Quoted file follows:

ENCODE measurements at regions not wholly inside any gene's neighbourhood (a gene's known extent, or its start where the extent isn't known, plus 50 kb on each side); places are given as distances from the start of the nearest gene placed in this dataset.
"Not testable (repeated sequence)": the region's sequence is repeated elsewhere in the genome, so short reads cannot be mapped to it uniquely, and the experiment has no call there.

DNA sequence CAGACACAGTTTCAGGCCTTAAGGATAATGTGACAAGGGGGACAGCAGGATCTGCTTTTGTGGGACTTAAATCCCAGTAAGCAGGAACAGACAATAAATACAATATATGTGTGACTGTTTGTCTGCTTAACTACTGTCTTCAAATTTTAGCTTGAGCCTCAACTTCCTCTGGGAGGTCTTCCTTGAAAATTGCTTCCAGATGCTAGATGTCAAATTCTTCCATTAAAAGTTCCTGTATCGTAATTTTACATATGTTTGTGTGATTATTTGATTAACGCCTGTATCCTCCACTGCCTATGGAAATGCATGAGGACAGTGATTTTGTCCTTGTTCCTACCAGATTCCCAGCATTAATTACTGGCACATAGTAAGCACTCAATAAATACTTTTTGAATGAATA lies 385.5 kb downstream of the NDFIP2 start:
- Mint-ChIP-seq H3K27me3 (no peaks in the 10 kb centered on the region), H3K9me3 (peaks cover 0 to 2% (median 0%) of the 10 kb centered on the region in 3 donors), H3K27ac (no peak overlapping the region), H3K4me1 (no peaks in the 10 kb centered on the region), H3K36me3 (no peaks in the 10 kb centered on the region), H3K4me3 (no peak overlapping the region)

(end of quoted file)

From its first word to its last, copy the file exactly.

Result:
ENCODE measurements at regions not wholly inside any gene's neighbourhood (a gene's known extent, or its start where the extent isn't known, plus 50 kb on each side); places are given as distances from the start of the nearest gene placed in this dataset.
"Not testable (repeated sequence)": the region's sequence is repeated elsewhere in the genome, so short reads cannot be mapped to it uniquely, and the experiment has no call there.

DNA sequence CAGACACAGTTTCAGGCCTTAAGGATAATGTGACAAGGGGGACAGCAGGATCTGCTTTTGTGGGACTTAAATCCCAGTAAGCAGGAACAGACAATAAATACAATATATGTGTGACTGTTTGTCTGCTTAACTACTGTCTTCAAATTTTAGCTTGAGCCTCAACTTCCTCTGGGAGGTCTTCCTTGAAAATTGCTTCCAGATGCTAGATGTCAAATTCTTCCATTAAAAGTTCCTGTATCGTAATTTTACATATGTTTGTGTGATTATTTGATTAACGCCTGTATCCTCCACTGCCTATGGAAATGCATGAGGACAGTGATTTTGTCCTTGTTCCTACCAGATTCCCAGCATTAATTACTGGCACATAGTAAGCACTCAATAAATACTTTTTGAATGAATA lies 385.5 kb downstream of the NDFIP2 start:
- Mint-ChIP-seq H3K27me3 (no peaks in the 10 kb centered on the region), H3K9me3 (peaks cover 0 to 2% (median 0%) of the 10 kb centered on the region in 3 donors), H3K27ac (no peak overlapping the region), H3K4me1 (no peaks in the 10 kb centered on the region), H3K36me3 (no peaks in the 10 kb centered on the region), H3K4me3 (no peak overlapping the region)